Gary Sanchez had a bad 2018 season. Some of his struggles were self-inflicted, such as his inability to keep the ball in front of him at times. Others, however, were somewhat beyond his control, like his struggle with a nagging groin injury, or his minuscule BABIP figure in spite of consistent hard contact. Regardless of the exact cause of his shortcomings, the end result was an unequivocally lost year.
Understandably, expectations for Sanchez’s 2019 aren’t quite as high as they were entering last season. After putting forth an excellent follow-up season to his breakout rookie campaign, the hope was for Sanchez to continue to grow into the game’s premier catcher. Now, the Yankees would probably feel satisfied if Sanchez at least re-established himself as an upper-tier starter behind the plate.
Yet even coming off a disastrous year, Sanchez could still be more important than ever for the Yankees. Even in the face of lessened expectations, the changing landscape of the catcher position means that Sanchez has the chance to stand as one of the team’s most vital cogs.
Sanchez’s importance stems from his ability to do it all at a time when so few catchers can even do part of a backstop’s job at a high level. The catcher profession has shifted significantly in recent years, with a premium having been placed on a backstop’s varied responsibilities on defense. With an intense focus on a catcher’s framing, blocking, game-managing, and throwing skills, the number of players that can handle all those duties, while also hitting and hitting for power, has headed toward zero.
Rob Arthur recently highlighted this in an interest piece over at Baseball Prospectus. Arthur discussed how the range between the game’s best pitch framers and its worst has shrunk mightily over the past few seasons. Teams like the Yankees pioneered research into the value of pitch-framing a decade ago, and while they were able to gain huge initial advantages, the rest of the league’s teams have wizened up to the science. That advantage has vanished.
According to Framing Runs, BP’s metric that measures the total runs above average a catcher saves via framing each season, the best framer in baseball in 2018 was Yasmani Grandal, coming in at 15.7 runs. Willson Contrares rated as the worst at -17.8 runs, for a total range of 33.5 runs. Compare that to 2011, when over 70 runs separated the best framer, Jonathan Lucroy, from the worst, Carlos Santana. As recently as 2014, a gulf of over 50 runs sat between the top and bottom framers.
Teams have realized how important stealing strikes on the edges of the zone is, and have adjusted accordingly. However, as they’ve selected catchers for their abilities on defense, the league’s catchers’ ability to hit has plummeted. Catchers have never been great hitters, but in 2018, their line fell to .232/.304/.372, “good” for a .296 wOBA. Only three seasons since WWII have seen catchers post a worse collective wOBA, and all three came in the 1960’s, in the seasons directly preceding MLB’s decision to lower the mound.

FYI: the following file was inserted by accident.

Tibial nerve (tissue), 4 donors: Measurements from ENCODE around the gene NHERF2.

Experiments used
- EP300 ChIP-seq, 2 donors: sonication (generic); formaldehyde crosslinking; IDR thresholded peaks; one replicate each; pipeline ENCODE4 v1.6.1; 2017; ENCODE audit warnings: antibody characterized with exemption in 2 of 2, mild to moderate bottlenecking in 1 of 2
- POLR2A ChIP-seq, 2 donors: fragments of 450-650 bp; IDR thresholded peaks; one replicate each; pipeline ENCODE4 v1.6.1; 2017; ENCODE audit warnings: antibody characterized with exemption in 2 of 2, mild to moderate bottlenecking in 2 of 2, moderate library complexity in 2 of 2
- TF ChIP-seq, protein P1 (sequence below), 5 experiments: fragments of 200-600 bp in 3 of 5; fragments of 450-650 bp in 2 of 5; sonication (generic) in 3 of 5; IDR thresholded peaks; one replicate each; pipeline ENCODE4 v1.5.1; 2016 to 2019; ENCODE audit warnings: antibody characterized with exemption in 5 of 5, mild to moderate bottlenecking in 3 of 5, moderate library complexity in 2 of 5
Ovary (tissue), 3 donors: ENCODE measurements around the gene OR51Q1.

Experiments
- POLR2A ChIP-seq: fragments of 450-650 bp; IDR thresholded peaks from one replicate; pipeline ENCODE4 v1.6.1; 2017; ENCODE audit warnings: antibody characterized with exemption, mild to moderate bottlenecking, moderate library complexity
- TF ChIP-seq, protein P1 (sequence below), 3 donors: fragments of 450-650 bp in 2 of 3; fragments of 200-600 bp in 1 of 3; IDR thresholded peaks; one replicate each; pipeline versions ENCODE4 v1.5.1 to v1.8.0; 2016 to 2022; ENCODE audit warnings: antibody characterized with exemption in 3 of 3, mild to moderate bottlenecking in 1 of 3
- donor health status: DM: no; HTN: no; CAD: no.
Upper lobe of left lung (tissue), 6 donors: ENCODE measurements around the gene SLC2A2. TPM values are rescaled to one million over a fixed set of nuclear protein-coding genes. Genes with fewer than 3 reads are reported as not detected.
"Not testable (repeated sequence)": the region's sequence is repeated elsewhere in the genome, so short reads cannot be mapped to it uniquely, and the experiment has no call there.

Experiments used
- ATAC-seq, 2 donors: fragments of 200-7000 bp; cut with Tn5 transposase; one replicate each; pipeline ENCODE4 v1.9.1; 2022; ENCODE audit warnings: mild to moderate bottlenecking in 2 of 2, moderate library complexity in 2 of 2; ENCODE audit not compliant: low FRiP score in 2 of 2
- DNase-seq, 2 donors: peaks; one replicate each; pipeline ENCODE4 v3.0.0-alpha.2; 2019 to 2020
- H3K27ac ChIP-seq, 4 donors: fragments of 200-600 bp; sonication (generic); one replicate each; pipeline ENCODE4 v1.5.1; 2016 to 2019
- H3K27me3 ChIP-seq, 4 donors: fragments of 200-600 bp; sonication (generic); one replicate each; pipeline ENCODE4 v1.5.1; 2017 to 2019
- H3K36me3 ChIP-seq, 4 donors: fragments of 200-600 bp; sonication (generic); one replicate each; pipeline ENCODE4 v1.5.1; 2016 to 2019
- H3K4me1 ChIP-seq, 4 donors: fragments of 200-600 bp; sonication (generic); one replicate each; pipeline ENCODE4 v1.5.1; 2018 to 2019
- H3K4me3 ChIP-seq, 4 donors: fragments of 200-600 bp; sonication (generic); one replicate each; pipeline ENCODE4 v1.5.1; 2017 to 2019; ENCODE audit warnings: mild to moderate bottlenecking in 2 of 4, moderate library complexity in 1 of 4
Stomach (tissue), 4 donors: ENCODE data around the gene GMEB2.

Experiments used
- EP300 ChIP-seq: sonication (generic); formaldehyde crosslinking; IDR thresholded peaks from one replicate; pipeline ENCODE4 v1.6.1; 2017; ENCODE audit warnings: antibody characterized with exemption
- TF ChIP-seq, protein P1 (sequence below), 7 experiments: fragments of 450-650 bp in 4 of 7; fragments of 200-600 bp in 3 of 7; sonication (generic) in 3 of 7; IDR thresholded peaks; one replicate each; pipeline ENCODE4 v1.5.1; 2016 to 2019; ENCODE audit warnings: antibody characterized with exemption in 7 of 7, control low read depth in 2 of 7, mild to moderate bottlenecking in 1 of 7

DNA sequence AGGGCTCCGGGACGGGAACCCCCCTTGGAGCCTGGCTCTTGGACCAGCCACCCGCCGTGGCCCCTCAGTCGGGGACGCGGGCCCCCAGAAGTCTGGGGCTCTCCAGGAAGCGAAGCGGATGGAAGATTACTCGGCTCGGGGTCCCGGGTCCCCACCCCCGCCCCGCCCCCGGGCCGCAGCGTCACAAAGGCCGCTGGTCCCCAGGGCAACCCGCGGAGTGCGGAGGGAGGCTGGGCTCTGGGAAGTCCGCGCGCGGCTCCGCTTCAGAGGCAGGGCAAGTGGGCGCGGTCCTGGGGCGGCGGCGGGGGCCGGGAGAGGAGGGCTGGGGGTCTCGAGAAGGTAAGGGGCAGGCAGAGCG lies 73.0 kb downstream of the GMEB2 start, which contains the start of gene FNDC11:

What does all this have to do with Sanchez and the Yankees? It means the team, even after Sanchez’s nightmare 2018, might still have a unicorn on its hands. As the league-wide standard for catcher hitting plunges, and as the standard for framing skyrockets, the Yankees have one of the precious few players that might be up to both tasks.
Despite dealing with injuries last year, Sanchez still rated above average according to Framing runs at 3.3. In 2017, BP rated Sanchez as 7.2 runs above average. Unsurprisingly, BP’s WARP metric, which incorporates framing, rated Sanchez as among the 20 most valuable players in 2017, even though he missed an entire month early in the season.
Obviously, Sanchez’s bat regressed last year, but Sanchez’s 124 wRC+ since 2016 still easily paces the league’s catchers. Add up Sanchez’s bat with his particular defensive strengths, and BP’s PECOTA projects Sanchez as the best catcher in the American League this year, with a WARP total just slightly higher than that of the highly-coveted J.T. Realmuto.
Sanchez still has to re-prove that he can actually put all those skills together at once in a single year, but the number of catchers that even have the chance to do so is ever-decreasing. Perhaps his bat settles in around league-average, and his framing skills sink back toward the pack as the rest of the league continues to improve in that area. Or, perhaps Sanchez will bounce back with the bat, put forth a strong slash line, and continue to frame at a high level. Hardly any catcher has the potential to do that, and if Sanchez can, he’ll profile again as one of the game’s bright young stars.
That’s why it’s not unreasonable to possess some enduring excitement about Sanchez. He’s been a polarizing player, but his core skills remain among the most important skills one can have; the tremendous power potential at the plate and and the ability to frame behind it. Maybe he won’t be up to the task in the midst of a changing catching landscape. The Yankees have to hope that he is.